SNAPP Insider Monthly – August 2019

By September 1, 2019 October 24th, 2019 Newsletters

SWOT and the Disruptors

By Richard Hults, OD, SNAPP Board member, Ohio

No eye care business is an island. All of us are influenced by what others around us are doing. Even more importantly, patients are influenced by the trends happening in the industry. So how do we position ourselves and our businesses when the ground seems to be moving continually?

Disruptors in the industry appear because they see an opportunity. Maybe existing services are inconvenient or slow. Maybe they see a chance to bring more service lines into a single-stop source. Perhaps they recognize that patients are looking for pricing transparency or lower costs. Whether these gaps in the existing service models are real or imagined, the disruptors are marketing their services on some specific aspect.

We can learn from them. They are providing us with a keen, outside view of how others might see us. They are showing us our weaknesses—or perceived weaknesses.

At the SNAPP National Meeting in Las Vegas on Sept. 18-20, we will be looking at the disruptors to see what we can learn from them in how they approach patient care, communications, convenience, product selection and more. Industry leaders who are watching these disruptors will also share what they’ve learned and how they can apply it to make their businesses—and ours—stronger.

You’ll come away from this meeting with a better sense of where the industry is headed and where the opportunities and threats lie. Knowing that and making adjustments, or partnering with those companies that are already anticipating these changes, will help all of us.

PS – Even as we’re looking ahead to the September SNAPP meeting next month, let’s also take a look back at why SNAPP members come to these meetings. We recap the terrific education provided Dr. Leah Johnson on myopia management, and Dr. Ketan Sheladia explains why SNAPP meetings are so valuable to him.

If you have not yet registered for the SNAPP meeting, you can do so here and you can look at the most recent agenda here.

Counsel Parents and Patients on Options for Myopia Management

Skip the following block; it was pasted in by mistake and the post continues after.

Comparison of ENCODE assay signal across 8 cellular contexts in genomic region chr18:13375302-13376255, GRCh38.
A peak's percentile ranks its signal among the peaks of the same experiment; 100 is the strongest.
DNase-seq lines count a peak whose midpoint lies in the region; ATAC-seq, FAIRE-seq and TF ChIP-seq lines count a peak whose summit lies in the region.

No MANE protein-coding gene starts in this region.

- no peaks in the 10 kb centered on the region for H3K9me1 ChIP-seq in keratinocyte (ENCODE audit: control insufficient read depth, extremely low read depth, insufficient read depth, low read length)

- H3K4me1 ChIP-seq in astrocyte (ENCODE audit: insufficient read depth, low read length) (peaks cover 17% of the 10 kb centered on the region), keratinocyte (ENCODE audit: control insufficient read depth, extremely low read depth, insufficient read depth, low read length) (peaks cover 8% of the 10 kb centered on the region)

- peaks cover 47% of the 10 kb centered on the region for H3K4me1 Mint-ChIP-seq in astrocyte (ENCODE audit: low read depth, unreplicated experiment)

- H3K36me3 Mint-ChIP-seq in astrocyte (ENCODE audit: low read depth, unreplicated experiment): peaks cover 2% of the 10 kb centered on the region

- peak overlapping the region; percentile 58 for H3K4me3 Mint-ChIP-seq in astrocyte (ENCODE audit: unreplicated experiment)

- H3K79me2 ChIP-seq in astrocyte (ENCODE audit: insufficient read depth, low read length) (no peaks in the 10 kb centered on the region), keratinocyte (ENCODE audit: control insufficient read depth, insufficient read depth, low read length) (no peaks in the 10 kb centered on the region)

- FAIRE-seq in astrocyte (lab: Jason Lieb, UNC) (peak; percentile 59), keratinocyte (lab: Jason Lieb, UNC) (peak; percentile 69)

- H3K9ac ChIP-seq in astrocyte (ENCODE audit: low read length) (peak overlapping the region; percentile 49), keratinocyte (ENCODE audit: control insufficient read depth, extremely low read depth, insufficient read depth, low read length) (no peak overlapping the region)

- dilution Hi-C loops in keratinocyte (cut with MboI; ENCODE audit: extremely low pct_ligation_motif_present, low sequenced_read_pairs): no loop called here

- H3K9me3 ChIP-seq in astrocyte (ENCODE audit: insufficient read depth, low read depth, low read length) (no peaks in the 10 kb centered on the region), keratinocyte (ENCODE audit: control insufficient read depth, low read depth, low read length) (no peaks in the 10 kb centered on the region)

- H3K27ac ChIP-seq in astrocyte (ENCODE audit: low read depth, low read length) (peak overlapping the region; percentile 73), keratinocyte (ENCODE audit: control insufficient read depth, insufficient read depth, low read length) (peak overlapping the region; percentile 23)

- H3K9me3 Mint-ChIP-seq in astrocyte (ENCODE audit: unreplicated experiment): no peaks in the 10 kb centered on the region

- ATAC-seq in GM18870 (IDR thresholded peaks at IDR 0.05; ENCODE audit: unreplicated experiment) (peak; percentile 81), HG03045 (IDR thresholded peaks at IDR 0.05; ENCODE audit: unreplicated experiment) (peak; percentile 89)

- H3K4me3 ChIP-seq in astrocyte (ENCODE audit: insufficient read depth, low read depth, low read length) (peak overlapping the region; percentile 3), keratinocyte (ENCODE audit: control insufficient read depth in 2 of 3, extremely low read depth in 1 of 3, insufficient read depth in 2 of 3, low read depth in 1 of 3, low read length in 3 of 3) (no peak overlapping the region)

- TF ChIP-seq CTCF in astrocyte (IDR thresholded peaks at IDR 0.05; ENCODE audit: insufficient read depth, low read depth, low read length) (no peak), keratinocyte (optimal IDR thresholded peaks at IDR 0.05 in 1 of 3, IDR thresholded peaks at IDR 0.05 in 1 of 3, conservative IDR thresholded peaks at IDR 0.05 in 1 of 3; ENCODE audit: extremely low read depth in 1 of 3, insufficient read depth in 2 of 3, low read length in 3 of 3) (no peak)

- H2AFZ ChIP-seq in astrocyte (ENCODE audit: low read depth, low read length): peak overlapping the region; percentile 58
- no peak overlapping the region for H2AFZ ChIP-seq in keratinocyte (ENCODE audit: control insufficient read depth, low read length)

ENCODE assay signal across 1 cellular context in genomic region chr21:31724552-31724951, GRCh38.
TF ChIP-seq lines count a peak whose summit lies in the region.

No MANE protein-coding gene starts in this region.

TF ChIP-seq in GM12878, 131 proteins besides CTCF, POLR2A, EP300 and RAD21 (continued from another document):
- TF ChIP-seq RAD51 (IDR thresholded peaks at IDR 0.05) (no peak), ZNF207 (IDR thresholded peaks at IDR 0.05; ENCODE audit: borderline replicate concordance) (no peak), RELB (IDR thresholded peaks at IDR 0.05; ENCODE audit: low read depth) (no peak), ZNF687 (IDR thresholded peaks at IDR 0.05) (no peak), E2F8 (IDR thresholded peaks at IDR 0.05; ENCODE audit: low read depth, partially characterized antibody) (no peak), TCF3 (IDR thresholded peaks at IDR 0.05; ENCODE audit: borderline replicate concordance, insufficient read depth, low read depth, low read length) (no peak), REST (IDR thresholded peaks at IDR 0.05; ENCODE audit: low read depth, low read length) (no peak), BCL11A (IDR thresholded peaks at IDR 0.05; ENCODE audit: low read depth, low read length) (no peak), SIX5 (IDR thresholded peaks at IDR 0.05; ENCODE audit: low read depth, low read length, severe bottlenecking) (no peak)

For years, Leah Johnson, OD, FAAO, held back on detailing the risks of progressing myopia. “I didn’t want to scare my patients, and I never thought of it as an epidemic,” she says. But when she became director of clinical services at Paragon Vision Sciences in mid-2017, she began to gain a broader perspective on the issue. “Now I know that is really is an epidemic. In China right now, there are about 80 million school children who are myopic,” she says.

Dr. Johnson spoke at the SNAPP National Meeting in New Orleans; she shared the interpretation by Mark Bullimore, MCOptom, PhD, FAAO, of multiple peer reviewed studies on myopic maculopathy, in which Dr. Bullimore plotted that “each 1 diopter increases the risk by 67 percent and conversely then, each 1 diopter decrease reduces the risk by almost 40 percent.”

Dr. Johnson encourages eye care professionals to be more proactive in their discussions with their patients. “We really should be offering patients management options beyond simply updating the spectacle prescription,” she says.

Secondly, ECPs can discuss environmental and lifestyle factors that may have an impact. “Encourage children to go outside for 90 minutes1,” she says. “We have an ethical responsibility to stay up to date on the relevant information and pass that along to patients,” she says.

She says that the educational role that ECPs can play here is comparable to a discussion on hypertension. “Primary care physicians approach this from both an environmental and lifestyle perspective and talk about the management available. We can do the same: tell parents about the importance of having children go outside and also talk about other clinically studied management options that may slow down the progression of myopia. From a parents’ perspective, this gives them an opportunity to enhance the quality of life in their children.”

The prevalence of myopia is projected to increase from approximately two billion people worldwide in 2010 to almost five billion people in 20502, bringing with it near- and long-term health challenges. Not only does myopia require vision correction, but high myopia also increases the likelihood of conditions later in life, such as glaucoma, cataract, retinal detachment and myopic maculopathy.